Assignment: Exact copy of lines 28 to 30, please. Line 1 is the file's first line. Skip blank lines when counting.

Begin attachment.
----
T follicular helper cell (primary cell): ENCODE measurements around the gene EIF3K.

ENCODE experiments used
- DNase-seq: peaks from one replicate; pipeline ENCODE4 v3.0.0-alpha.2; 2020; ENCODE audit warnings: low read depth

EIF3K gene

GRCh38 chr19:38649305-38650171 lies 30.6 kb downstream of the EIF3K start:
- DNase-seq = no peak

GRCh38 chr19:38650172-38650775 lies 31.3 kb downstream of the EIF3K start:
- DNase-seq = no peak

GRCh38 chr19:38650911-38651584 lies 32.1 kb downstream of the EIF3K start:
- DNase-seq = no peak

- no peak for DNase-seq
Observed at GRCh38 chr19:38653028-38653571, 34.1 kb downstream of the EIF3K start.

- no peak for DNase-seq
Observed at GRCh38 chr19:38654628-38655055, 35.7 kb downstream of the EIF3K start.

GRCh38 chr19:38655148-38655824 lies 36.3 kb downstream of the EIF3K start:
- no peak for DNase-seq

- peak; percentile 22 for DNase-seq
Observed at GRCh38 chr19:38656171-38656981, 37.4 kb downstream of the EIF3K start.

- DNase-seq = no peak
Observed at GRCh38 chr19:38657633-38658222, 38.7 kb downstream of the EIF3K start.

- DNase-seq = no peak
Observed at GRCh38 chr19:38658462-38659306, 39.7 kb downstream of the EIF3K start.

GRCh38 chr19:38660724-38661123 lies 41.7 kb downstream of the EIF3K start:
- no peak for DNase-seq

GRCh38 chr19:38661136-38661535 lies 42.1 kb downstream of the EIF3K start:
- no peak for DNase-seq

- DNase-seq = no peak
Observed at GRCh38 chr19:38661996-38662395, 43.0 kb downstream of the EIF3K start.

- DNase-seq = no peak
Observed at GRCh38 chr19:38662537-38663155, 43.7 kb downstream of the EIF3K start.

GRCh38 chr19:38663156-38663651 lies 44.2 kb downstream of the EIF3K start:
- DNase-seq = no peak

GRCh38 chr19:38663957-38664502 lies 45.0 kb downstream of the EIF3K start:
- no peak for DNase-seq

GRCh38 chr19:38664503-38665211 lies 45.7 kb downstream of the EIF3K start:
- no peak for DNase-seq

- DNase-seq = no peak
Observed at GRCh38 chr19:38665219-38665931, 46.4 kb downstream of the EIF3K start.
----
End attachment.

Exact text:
Observed at GRCh38 chr19:38661996-38662395, 43.0 kb downstream of the EIF3K start.

- DNase-seq = no peak
Observed at GRCh38 chr19:38662537-38663155, 43.7 kb downstream of the EIF3K start.